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Food Safety During Cancer Treatment

Family and friends often want to lend a hand to someone going through cancer treatment. It’s a thoughtful gesture to drop off a dish so they don’t have to worry about cooking. People undergoing treatment for cancer often need to eat modified diets, both to stay safe and because some foods don’t agree with them.

Here are a few things to know before you head into the kitchen…


Something that sounds good to eat

Begin by asking a few questions. This can save you from taking the time to prepare a meal that they won’t be able to eat.

  • What types of things to eat are sounding good these days? How big is your appetite?
  • Are your favorite foods still your favorites?
  • Are you avoiding certain foods?
  • Are you having any side effects from treatment such as taste changes, a queasy stomach, or changes in your normal bowel habits that you would like to share?
  • Do you have any special dietary concerns? Are you following a special diet?
  • Would you like things to nibble on like snacks? Or would you rather have full meals to reheat?
  • Are there any types of fluids or beverages that you might like to sip on?


Keeping it safe

Whether recovering from cancer surgery, undergoing daily radiation therapy, or receiving regular cycles of chemotherapy, or a combination of these therapies—cancer treatment can have an effect on a person’s immune system. For people with cancer, avoiding infection and illness can be vitally important to their health. Some cancer treatments can cause a reduction in the number of blood cells in the bone marrow. When the white blood cells (neutrophils) are reduced this condition is called neutropenia and it can put a person at increased risk for infection. When a person’s immune system is weakened care should be taken to avoid bacteria and other food-borne organisms, and unsafe food practices that could make them ill from what they eat.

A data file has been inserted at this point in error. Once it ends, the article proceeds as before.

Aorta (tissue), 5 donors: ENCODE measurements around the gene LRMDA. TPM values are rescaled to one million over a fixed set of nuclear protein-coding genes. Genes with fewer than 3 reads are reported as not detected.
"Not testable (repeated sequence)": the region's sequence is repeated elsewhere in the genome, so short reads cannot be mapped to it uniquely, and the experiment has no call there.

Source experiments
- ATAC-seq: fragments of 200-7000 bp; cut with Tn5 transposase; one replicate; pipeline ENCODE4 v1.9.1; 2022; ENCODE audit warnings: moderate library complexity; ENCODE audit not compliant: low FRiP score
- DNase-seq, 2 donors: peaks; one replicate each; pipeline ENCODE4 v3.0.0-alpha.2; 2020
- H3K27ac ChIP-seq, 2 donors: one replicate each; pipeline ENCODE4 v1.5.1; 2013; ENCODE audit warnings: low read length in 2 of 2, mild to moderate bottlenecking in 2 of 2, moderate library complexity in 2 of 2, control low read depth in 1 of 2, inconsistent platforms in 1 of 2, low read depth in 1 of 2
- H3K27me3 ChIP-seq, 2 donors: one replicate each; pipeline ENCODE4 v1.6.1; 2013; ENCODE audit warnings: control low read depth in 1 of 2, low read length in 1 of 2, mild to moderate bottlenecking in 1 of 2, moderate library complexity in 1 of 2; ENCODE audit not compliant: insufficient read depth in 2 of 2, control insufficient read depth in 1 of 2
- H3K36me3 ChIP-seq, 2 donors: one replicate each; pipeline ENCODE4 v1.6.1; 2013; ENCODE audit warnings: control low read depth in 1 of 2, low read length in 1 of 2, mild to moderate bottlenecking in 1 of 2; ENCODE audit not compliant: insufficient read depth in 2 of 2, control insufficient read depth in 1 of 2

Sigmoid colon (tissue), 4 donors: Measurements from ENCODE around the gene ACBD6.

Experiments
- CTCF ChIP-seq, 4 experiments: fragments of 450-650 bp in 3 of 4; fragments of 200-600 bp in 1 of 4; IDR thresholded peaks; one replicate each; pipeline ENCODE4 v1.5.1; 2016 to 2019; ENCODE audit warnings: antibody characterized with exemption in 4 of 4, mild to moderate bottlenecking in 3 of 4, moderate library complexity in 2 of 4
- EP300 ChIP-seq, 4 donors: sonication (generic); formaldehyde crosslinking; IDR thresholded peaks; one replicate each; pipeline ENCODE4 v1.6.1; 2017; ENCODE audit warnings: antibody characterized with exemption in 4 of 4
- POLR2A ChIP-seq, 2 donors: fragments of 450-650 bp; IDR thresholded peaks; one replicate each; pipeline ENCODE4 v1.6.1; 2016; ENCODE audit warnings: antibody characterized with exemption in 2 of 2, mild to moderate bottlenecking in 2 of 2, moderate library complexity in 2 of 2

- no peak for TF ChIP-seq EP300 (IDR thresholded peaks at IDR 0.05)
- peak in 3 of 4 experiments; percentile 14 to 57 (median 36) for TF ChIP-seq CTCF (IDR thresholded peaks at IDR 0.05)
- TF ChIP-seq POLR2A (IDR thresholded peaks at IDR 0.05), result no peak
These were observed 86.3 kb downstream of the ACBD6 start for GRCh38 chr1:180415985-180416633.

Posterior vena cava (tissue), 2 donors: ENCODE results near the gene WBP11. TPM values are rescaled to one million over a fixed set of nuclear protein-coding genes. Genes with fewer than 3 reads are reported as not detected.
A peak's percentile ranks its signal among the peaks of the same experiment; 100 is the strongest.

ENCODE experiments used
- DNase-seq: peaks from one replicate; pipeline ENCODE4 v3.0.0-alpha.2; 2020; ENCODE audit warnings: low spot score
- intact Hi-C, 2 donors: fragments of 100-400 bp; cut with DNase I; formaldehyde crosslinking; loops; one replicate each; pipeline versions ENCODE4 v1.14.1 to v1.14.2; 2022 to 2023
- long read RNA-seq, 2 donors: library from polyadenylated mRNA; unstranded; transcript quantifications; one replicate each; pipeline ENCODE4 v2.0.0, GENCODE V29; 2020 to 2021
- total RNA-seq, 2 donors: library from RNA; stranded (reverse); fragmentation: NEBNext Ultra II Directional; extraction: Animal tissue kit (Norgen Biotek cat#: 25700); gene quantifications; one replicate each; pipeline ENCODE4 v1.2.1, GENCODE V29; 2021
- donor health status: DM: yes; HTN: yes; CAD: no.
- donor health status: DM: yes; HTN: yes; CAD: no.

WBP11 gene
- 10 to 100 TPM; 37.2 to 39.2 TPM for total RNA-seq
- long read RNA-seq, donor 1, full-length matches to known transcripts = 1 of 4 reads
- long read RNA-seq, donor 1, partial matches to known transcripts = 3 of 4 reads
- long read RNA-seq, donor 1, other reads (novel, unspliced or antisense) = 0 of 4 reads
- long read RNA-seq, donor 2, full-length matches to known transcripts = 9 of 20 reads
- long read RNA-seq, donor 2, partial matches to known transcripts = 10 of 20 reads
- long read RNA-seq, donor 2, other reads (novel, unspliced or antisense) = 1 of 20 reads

Knowing about food safety is actually important when handling and preparing food for everyone—not just those undergoing cancer treatment.

The Food and Drug Administration outline the Four Basic Steps to Food Safety:

Clean – Separate – Cook – Chill

  1. Clean: wash hand and surfaces often
  2. Separate: separate raw meats from other foods
  3. Cook: cook to the right temperature
  4. Chill: refrigerate food promptly


The following “safe food practices” are helpful tips for all people:

  • It’s all in your hands – Believe it or not, the most important food safety practice is hand washing! Whether using hand sanitizer or plenty of soap and water, try to “wash” your hands for at least 20 seconds. Wash your hands before each step of the food preparation process.
  • Keep it clean – Be sure to keep all kitchen surfaces clean. Use separate cutting boards for cooked and raw foods. Wash cutting boards in hot, soapy water after each use. Replace dish clothes and dish towels daily. Replace sponges every week.
  • Make your own sanitizing solution – Mix two teaspoons of chlorine bleach in one quart of water. After wiping surfaces with the solution, rinse with clean water and allow to air dry.
  • Know the right temperatures – When bringing meals over, be sure to prepare them and then immediately refrigerate or freeze them so your special someone can reheat them when they are ready to eat them and be sure to label and date home-prepared perishable foods.


Safe Temperatures

Provide instructions to reheat meals and foods to a minimum temperature of 165ºF and bring soups, sauces, and gravies to a boil when reheating.

  • Set the refrigerator between 34ºF and 40ºF.
  • Keep the freezer set below 0 – 2ºF or below.
  • Cook meat to an internal temperature of 160ºF.
  • Cook poultry (whole bird) to an internal temperature of 180ºF.
  • Cook chicken breast meat to an internal temperature of 170ºF.
  • Cook casseroles to a minimum temperature of 165ºF.
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